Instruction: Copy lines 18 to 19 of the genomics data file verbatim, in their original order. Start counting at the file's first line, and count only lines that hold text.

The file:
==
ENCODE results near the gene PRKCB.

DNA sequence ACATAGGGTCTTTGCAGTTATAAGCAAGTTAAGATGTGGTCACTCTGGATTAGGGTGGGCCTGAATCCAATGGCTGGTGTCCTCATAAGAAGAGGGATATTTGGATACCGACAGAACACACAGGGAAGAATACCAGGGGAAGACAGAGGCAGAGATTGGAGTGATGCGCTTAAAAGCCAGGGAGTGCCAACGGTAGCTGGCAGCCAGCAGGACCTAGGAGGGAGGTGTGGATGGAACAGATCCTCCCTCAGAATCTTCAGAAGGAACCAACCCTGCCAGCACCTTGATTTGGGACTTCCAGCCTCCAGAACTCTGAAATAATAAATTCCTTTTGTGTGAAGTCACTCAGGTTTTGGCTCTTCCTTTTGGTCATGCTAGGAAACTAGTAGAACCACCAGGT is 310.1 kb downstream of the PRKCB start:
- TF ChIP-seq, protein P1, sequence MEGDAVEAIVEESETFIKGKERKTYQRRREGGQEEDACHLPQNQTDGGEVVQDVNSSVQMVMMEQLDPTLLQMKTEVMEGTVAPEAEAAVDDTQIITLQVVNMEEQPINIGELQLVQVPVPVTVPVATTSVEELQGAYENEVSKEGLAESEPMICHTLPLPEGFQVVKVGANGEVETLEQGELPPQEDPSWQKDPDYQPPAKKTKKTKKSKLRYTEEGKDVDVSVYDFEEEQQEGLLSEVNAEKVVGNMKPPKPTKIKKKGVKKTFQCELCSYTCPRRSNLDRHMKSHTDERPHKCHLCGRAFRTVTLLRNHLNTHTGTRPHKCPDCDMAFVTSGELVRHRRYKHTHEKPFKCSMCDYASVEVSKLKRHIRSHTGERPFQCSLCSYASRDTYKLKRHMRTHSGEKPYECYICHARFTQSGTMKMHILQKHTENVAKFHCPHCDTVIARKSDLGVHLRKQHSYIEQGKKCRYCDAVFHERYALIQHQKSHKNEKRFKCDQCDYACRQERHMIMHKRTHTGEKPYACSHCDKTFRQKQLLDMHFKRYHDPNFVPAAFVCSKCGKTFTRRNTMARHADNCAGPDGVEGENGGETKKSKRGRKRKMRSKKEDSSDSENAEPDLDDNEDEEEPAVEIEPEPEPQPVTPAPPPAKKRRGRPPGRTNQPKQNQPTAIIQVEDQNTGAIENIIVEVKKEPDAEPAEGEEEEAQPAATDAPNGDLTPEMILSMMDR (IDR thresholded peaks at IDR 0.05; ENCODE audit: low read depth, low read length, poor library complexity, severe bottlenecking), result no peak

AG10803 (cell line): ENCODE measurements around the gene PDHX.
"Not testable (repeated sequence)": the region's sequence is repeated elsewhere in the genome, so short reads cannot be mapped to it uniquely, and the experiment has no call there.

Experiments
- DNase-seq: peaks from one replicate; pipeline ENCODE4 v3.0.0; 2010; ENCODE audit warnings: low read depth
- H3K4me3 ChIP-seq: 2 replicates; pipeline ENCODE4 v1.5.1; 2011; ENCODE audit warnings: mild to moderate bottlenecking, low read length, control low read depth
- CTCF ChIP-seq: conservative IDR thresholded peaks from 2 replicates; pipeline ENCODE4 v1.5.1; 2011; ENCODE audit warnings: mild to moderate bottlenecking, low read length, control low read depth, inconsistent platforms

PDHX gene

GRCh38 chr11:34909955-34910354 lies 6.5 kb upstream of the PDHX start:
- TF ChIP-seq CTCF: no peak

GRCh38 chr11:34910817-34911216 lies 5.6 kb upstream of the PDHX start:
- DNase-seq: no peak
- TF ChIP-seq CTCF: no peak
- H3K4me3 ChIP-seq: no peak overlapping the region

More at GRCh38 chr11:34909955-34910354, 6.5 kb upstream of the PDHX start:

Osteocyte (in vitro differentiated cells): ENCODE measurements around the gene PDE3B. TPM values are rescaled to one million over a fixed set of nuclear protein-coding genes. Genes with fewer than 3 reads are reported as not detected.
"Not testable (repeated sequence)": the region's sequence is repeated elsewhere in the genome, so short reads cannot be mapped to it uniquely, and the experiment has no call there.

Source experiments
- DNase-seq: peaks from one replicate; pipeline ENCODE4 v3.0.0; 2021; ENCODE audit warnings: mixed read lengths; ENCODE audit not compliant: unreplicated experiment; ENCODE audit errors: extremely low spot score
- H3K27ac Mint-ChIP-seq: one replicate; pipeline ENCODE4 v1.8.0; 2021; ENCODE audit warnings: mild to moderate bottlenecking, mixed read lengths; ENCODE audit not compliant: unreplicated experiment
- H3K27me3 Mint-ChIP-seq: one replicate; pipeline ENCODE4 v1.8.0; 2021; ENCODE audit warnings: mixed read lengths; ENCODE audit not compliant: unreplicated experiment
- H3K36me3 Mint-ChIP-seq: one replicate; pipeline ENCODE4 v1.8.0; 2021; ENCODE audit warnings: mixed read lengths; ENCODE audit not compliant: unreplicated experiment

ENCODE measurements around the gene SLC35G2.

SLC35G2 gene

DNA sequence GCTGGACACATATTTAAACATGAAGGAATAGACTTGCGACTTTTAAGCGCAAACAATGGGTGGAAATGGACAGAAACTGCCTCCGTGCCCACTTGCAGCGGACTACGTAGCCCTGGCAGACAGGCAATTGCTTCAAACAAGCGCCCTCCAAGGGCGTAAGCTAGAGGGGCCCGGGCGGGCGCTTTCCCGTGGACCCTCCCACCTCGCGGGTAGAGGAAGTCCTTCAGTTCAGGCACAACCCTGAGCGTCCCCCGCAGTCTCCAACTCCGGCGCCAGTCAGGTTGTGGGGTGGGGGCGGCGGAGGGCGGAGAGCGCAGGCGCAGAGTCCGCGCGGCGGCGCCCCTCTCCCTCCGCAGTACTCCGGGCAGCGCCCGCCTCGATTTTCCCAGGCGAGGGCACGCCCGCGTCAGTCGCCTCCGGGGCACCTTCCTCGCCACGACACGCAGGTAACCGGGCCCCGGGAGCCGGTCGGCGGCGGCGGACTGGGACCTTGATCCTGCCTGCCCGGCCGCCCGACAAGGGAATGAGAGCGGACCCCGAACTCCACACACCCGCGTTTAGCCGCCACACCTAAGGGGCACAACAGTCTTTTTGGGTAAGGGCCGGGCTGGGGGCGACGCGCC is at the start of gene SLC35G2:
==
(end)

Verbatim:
Osteocyte (in vitro differentiated cells): ENCODE measurements around the gene PDE3B. TPM values are rescaled to one million over a fixed set of nuclear protein-coding genes. Genes with fewer than 3 reads are reported as not detected.
"Not testable (repeated sequence)": the region's sequence is repeated elsewhere in the genome, so short reads cannot be mapped to it uniquely, and the experiment has no call there.